The purpose of these rules is to prevent trial by ambush and provide a constitutionally meaningful trial to all parties. Because pleading the Fifth in a family law case can carry hefty implications, it is important to speak with an attorney, who can help you navigate and decide which route is best for your case.


The Texas Supreme Court recently laid out what evidence is needed to prove up attorneys fees at trial. This case has been lauded as one of the most important cases to come out of the Texas Supreme Court. In Rohrmoos Venture v. UTSW DVA Healthcare LLP (578 S.W.3d 469), the Court addressed two different methods of calculating fees – the 8-factor test from the Arthur Andersen case (945 S.W.2d 812) versus the lodestar method – concluding that the lodestar method is the right place to start in calculating fees.

The lodestar method means that the court determines the attorneys fees to be awarded by multiplying the number of necessary hours reasonably spent by the trial attorney by the reasonable hourly rate.

The Rohrmoos opinion suggested that detailed billing records are strongly encouraged to prove up the elements of attorneys fees. This ruling will likely affect lawyers with alternative billing (like flat fee) arrangements. Further, this opinion suggests that lawyers could be subjected to thorough cross-examination on the fees expended. Opposing counsel could use the billing records as an opportunity to prod over work performed. Many cases will bring in outside experts on fee issues to offer testimony as to the reasonableness or necessity of the fees.

The Court hinted that agreement between attorneys in advance of trial as to the amount of fees would avoid contentious fee fights. But, without such agreement, the litigation will be more complex and lengthy.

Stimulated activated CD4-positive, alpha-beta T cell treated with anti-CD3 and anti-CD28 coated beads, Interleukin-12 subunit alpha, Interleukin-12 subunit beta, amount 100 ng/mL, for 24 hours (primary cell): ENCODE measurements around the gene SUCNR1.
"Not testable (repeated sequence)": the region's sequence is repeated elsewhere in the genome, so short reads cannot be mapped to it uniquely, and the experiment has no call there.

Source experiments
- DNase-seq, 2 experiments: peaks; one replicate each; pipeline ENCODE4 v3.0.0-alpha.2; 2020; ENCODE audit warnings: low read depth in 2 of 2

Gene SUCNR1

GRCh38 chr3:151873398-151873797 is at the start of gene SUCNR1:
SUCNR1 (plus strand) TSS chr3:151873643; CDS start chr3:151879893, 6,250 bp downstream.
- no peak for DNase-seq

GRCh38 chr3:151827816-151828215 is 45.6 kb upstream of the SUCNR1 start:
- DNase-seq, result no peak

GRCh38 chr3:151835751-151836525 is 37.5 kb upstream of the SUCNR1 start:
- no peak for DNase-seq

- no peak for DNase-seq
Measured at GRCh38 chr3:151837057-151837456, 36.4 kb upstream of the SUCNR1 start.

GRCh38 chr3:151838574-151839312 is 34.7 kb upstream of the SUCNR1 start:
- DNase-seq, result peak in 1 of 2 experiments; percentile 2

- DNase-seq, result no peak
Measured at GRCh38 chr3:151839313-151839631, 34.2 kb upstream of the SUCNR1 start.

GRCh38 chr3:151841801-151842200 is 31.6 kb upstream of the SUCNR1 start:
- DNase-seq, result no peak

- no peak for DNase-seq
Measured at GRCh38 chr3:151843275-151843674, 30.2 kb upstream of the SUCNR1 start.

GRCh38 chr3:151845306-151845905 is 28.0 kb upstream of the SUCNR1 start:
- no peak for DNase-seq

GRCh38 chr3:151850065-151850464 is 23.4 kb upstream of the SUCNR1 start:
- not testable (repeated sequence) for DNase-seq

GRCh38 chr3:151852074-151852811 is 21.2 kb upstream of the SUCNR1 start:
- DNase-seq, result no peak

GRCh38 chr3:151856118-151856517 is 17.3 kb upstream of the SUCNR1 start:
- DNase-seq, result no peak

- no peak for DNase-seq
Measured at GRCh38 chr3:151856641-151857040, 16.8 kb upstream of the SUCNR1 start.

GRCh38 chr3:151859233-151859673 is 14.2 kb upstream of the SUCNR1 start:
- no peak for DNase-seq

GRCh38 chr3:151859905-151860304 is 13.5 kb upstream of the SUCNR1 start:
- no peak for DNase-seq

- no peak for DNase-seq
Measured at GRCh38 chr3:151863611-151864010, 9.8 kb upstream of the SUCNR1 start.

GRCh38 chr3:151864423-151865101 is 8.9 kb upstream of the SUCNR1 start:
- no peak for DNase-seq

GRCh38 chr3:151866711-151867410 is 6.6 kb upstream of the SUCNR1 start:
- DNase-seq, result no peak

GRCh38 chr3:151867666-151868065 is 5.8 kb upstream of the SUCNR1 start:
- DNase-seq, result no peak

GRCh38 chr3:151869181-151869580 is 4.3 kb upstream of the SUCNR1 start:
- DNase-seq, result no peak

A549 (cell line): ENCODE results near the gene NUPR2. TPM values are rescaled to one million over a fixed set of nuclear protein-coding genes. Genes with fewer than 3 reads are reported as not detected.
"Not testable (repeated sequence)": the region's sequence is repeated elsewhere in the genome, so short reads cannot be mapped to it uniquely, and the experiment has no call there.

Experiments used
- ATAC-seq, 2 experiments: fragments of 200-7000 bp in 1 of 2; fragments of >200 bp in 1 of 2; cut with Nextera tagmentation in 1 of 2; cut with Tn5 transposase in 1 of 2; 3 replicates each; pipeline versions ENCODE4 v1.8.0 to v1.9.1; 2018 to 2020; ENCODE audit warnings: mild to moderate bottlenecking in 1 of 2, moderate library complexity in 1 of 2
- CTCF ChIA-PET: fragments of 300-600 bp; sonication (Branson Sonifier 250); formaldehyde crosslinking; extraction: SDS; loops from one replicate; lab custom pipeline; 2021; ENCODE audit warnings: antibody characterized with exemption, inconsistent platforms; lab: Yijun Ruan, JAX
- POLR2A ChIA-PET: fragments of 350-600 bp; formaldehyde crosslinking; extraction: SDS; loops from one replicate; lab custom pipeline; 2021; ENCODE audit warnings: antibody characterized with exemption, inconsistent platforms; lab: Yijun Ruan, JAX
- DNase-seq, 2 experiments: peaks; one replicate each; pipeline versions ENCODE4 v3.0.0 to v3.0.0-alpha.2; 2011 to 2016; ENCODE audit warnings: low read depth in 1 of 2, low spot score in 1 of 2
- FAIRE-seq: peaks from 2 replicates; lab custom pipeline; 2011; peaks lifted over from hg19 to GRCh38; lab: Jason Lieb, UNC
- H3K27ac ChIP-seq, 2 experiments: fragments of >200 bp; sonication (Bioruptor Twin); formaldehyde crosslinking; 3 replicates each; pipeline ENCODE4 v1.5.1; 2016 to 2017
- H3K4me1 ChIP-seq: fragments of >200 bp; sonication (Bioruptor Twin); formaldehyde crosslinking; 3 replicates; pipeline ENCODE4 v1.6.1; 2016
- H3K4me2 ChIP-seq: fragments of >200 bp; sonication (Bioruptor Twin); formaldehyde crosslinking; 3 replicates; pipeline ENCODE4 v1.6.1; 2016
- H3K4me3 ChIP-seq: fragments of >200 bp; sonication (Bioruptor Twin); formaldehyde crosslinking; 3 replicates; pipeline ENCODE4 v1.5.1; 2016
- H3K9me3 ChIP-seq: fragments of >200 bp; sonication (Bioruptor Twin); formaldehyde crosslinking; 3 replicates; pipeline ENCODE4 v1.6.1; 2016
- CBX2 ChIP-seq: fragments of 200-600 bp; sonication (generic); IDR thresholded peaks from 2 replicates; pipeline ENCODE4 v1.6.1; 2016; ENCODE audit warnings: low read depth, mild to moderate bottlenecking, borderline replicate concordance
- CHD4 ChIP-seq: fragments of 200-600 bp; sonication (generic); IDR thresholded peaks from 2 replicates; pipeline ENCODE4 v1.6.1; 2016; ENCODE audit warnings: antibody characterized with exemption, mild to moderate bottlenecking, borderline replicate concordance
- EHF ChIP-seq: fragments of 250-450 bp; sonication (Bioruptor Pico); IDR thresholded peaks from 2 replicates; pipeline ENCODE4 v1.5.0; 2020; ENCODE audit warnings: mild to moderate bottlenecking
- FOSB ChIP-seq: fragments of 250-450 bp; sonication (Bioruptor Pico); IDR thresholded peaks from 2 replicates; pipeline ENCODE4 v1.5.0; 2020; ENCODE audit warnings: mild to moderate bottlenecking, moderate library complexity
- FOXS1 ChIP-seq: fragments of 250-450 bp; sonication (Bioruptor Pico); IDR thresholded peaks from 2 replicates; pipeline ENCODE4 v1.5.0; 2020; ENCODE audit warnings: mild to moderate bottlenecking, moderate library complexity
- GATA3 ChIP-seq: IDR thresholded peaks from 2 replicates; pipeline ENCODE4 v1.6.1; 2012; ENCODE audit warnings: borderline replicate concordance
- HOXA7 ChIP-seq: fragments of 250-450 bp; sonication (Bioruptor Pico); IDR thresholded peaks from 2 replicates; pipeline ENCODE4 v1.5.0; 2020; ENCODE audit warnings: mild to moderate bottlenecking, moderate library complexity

A few weeks after the Rohrmoos case came down, the Texas Supreme Court reiterated its decision in Nath v. Texas Children’s Hospital (446 S.W.3d 355) where it applied the same requirements to attorney’s fees when awarded as a sanction as opposed to damages.

Here are some practice pointers based on Rohrmoos:

  • Keep contemporaneous billing records in all cases, including hybrid and contingent fee cases;
  • Try to stipulate to the fee award prior to trial;
  • Enter your fee agreement and billing records into evidence at trial;
  • Be careful about redacting your entries in the fee agreement;
  • Introduce evidence to explain why all entries included were reasonable and necessary;
  • Consider getting an outside expert to support or challenge the fee request.

Certain questions appear to remain open even after the Rohrmoos opinion, including:

  • How to calculate appellate attorney fees, which must be estimated in advance?
  • Whether the lodestar approach applies in a contract dispute between client and attorney where the question involves enforcement of a contingent fee contract?
  • Under what circumstances the amount of attorney’s fees should be decided by the jury or the judge and whether live testimony is required or may the evidence be established by affidavit?
  • May a lay witness law the factual elements of the lodestar method, or is expert testimony required?